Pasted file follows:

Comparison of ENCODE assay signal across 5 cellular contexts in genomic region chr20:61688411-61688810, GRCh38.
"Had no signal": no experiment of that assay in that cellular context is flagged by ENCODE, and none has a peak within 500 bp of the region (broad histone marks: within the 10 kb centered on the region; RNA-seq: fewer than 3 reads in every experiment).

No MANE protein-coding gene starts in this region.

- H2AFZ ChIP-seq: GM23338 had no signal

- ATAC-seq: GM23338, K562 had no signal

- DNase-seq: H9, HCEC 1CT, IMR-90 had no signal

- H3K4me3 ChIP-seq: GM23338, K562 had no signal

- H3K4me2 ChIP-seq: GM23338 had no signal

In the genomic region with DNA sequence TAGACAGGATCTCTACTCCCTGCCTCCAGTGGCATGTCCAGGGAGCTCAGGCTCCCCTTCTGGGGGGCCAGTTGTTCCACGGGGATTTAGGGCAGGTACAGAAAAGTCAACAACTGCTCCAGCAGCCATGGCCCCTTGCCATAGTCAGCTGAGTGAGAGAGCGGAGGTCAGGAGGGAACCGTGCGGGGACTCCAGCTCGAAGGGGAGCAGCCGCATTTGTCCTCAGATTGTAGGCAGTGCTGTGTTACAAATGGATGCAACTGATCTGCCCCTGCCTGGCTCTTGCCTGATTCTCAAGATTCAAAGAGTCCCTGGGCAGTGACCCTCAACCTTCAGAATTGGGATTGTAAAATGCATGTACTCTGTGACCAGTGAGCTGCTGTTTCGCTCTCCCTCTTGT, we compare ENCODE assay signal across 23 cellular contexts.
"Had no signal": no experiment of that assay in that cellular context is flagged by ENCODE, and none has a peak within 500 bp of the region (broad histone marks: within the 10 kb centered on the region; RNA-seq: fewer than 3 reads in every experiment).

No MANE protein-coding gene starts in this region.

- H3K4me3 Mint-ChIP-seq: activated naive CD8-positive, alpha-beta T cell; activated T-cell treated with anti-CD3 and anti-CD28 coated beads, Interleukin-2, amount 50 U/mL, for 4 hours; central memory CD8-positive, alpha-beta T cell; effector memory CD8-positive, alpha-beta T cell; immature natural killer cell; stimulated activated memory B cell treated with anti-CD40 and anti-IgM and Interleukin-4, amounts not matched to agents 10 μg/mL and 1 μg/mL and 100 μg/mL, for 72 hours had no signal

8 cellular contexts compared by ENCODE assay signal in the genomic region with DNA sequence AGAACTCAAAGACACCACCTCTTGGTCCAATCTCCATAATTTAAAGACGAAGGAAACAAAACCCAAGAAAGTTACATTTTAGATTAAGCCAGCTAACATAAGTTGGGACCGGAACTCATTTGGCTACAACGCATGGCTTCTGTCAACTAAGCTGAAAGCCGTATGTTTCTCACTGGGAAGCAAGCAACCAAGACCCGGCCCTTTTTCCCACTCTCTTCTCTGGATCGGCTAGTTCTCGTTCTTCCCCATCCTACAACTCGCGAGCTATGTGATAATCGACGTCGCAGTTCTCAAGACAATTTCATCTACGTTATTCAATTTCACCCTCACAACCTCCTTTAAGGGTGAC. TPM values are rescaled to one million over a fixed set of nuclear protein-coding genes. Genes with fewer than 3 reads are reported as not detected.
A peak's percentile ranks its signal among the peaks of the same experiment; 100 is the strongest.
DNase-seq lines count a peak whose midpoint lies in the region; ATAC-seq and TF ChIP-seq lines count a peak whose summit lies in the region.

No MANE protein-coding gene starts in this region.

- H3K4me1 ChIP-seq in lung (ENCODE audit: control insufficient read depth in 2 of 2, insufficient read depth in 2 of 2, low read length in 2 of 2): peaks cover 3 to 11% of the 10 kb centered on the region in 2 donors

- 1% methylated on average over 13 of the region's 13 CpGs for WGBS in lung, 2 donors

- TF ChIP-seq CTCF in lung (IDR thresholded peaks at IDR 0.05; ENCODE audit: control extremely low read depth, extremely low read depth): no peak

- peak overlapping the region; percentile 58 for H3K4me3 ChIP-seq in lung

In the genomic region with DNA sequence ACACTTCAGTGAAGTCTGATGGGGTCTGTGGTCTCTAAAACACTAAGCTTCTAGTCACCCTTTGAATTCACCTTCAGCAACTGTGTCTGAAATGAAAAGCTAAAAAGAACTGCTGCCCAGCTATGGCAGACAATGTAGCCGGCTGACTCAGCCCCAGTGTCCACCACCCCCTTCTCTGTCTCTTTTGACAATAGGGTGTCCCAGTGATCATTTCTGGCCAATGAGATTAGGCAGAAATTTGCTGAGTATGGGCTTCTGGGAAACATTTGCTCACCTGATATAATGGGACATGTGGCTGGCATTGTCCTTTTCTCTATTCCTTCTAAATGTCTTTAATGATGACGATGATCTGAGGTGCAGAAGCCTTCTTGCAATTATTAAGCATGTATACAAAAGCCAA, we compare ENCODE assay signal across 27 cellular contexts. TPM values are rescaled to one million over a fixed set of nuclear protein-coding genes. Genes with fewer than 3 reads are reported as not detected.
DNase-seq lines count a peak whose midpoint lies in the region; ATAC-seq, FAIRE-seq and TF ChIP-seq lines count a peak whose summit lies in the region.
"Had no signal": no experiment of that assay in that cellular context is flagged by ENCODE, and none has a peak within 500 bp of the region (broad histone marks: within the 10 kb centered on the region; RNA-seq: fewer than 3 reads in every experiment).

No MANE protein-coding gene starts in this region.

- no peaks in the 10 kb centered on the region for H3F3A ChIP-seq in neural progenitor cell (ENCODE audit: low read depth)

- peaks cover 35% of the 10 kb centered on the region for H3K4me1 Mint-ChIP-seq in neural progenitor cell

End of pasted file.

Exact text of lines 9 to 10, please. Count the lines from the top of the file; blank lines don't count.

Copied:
In the genomic region with DNA sequence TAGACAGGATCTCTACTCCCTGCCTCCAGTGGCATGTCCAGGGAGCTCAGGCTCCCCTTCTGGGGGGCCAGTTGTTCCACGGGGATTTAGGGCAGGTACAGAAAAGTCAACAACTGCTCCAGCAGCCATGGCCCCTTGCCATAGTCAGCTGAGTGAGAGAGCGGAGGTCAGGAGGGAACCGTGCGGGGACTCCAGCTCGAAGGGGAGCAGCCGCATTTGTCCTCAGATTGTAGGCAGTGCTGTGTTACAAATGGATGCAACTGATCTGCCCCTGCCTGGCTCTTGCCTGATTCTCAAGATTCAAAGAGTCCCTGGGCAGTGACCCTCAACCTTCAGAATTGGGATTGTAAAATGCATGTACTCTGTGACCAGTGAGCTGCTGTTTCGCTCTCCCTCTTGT, we compare ENCODE assay signal across 23 cellular contexts.
"Had no signal": no experiment of that assay in that cellular context is flagged by ENCODE, and none has a peak within 500 bp of the region (broad histone marks: within the 10 kb centered on the region; RNA-seq: fewer than 3 reads in every experiment).